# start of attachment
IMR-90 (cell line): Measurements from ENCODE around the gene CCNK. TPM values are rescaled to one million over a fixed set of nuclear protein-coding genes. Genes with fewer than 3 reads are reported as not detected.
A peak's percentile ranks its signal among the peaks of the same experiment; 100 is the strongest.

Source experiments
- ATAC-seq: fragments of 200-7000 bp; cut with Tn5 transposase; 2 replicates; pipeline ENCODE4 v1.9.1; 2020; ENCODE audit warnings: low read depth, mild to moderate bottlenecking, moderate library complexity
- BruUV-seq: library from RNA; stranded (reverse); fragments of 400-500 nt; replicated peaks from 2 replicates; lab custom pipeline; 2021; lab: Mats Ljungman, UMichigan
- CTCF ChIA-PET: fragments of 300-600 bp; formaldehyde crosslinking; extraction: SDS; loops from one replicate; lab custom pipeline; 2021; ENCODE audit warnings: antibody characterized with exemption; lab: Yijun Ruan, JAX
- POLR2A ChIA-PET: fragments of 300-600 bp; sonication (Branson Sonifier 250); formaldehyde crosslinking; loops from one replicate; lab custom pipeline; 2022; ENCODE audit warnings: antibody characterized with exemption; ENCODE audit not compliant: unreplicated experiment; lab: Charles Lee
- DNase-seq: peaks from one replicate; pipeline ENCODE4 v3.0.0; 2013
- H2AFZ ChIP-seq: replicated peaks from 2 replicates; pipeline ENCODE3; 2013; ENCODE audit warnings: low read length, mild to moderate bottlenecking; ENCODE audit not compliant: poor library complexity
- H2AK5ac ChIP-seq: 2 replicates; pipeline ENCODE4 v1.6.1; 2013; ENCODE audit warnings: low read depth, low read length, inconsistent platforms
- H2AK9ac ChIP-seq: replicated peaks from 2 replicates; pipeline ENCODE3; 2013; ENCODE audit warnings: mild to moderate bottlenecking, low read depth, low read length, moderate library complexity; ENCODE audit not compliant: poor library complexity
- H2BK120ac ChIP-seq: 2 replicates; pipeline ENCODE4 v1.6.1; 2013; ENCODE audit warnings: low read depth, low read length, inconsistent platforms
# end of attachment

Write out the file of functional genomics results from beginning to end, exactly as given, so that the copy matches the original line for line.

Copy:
IMR-90 (cell line): Measurements from ENCODE around the gene CCNK. TPM values are rescaled to one million over a fixed set of nuclear protein-coding genes. Genes with fewer than 3 reads are reported as not detected.
A peak's percentile ranks its signal among the peaks of the same experiment; 100 is the strongest.

Source experiments
- ATAC-seq: fragments of 200-7000 bp; cut with Tn5 transposase; 2 replicates; pipeline ENCODE4 v1.9.1; 2020; ENCODE audit warnings: low read depth, mild to moderate bottlenecking, moderate library complexity
- BruUV-seq: library from RNA; stranded (reverse); fragments of 400-500 nt; replicated peaks from 2 replicates; lab custom pipeline; 2021; lab: Mats Ljungman, UMichigan
- CTCF ChIA-PET: fragments of 300-600 bp; formaldehyde crosslinking; extraction: SDS; loops from one replicate; lab custom pipeline; 2021; ENCODE audit warnings: antibody characterized with exemption; lab: Yijun Ruan, JAX
- POLR2A ChIA-PET: fragments of 300-600 bp; sonication (Branson Sonifier 250); formaldehyde crosslinking; loops from one replicate; lab custom pipeline; 2022; ENCODE audit warnings: antibody characterized with exemption; ENCODE audit not compliant: unreplicated experiment; lab: Charles Lee
- DNase-seq: peaks from one replicate; pipeline ENCODE4 v3.0.0; 2013
- H2AFZ ChIP-seq: replicated peaks from 2 replicates; pipeline ENCODE3; 2013; ENCODE audit warnings: low read length, mild to moderate bottlenecking; ENCODE audit not compliant: poor library complexity
- H2AK5ac ChIP-seq: 2 replicates; pipeline ENCODE4 v1.6.1; 2013; ENCODE audit warnings: low read depth, low read length, inconsistent platforms
- H2AK9ac ChIP-seq: replicated peaks from 2 replicates; pipeline ENCODE3; 2013; ENCODE audit warnings: mild to moderate bottlenecking, low read depth, low read length, moderate library complexity; ENCODE audit not compliant: poor library complexity
- H2BK120ac ChIP-seq: 2 replicates; pipeline ENCODE4 v1.6.1; 2013; ENCODE audit warnings: low read depth, low read length, inconsistent platforms